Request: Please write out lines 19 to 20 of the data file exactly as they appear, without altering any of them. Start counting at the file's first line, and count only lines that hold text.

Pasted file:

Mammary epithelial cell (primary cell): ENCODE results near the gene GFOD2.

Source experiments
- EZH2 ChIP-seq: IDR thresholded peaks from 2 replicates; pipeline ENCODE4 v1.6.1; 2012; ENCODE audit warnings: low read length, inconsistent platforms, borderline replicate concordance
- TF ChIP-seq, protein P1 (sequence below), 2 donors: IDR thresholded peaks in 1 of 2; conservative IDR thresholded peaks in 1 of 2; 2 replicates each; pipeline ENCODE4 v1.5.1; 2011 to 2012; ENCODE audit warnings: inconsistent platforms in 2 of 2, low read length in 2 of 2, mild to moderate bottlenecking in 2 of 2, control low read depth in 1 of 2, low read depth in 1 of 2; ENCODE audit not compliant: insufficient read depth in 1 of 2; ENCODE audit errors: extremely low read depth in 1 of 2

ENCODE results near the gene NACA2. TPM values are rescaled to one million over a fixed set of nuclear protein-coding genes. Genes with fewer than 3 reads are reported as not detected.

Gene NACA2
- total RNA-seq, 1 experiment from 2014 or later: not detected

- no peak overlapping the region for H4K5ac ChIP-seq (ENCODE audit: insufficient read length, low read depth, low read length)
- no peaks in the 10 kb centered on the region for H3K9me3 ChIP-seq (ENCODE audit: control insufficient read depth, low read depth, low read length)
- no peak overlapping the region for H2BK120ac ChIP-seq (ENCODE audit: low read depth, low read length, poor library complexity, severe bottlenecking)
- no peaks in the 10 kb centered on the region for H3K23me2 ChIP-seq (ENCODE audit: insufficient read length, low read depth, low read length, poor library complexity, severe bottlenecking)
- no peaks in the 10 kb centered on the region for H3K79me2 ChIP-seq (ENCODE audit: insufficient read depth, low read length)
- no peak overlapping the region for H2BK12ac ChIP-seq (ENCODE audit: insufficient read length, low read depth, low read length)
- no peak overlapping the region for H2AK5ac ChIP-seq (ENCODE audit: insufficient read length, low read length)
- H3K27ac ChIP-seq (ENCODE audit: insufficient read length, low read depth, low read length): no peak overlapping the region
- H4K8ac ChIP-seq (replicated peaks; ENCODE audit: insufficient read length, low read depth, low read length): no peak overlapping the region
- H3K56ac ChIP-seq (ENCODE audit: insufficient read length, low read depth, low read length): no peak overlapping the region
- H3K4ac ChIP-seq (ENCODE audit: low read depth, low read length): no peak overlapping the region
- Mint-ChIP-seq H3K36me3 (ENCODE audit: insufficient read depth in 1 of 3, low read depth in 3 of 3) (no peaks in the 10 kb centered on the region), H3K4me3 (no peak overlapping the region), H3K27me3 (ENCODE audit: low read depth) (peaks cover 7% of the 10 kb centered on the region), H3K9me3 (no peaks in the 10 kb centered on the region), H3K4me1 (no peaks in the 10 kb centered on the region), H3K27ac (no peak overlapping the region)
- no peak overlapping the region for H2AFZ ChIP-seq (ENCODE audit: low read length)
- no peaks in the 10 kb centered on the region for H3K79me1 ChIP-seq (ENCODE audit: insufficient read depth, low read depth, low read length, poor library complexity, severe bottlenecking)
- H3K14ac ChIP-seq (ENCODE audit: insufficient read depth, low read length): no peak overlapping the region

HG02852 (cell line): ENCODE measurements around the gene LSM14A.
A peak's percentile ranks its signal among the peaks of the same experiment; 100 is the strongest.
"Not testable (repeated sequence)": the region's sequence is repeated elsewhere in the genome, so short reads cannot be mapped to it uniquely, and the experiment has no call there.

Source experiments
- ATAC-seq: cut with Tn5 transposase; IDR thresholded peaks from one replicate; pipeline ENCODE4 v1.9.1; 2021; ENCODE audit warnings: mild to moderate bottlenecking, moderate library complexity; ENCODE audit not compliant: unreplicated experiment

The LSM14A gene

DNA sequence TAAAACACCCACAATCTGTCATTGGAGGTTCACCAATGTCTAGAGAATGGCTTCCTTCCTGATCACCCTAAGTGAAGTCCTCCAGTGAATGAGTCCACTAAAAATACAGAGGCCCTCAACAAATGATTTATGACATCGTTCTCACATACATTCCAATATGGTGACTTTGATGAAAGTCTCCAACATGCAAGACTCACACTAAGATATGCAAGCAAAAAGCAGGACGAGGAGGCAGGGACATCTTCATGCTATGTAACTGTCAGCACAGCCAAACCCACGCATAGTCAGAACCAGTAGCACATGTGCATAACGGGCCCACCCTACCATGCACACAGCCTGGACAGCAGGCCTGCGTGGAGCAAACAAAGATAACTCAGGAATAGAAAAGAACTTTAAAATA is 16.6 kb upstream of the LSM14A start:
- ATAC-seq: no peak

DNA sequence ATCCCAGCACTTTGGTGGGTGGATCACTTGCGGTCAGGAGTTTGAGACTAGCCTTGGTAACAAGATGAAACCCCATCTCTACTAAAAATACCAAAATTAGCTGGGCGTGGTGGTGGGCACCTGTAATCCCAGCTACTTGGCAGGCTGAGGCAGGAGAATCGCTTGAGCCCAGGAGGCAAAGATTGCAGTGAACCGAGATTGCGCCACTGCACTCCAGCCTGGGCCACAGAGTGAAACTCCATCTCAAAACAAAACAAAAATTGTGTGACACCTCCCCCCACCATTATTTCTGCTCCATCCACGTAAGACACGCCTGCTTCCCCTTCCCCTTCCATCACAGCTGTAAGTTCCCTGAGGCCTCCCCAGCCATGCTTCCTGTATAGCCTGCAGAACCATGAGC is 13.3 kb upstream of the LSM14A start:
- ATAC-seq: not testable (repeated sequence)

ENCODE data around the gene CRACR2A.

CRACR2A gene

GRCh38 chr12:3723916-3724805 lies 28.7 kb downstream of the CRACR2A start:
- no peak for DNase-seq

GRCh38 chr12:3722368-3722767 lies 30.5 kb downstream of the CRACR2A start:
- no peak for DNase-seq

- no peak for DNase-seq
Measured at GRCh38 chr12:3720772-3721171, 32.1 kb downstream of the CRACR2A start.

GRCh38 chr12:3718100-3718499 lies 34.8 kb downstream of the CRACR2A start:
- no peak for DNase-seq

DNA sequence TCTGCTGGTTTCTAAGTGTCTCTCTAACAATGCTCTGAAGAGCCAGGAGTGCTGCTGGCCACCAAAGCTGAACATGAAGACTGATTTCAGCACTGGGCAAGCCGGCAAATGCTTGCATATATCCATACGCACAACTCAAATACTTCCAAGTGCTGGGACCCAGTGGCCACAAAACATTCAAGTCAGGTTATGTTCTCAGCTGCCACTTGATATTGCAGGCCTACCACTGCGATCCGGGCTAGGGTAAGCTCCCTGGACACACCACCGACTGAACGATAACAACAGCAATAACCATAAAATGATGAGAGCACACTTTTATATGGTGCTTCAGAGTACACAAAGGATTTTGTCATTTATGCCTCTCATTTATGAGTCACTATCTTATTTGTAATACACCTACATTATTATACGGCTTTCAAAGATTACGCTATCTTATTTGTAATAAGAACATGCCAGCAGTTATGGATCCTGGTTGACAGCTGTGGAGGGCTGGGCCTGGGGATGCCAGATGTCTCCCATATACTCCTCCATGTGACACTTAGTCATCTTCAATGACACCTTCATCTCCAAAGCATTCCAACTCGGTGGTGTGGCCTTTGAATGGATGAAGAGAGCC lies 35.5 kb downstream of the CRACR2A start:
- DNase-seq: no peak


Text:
- Mint-ChIP-seq H3K36me3 (ENCODE audit: insufficient read depth in 1 of 3, low read depth in 3 of 3) (no peaks in the 10 kb centered on the region), H3K4me3 (no peak overlapping the region), H3K27me3 (ENCODE audit: low read depth) (peaks cover 7% of the 10 kb centered on the region), H3K9me3 (no peaks in the 10 kb centered on the region), H3K4me1 (no peaks in the 10 kb centered on the region), H3K27ac (no peak overlapping the region)
- no peak overlapping the region for H2AFZ ChIP-seq (ENCODE audit: low read length)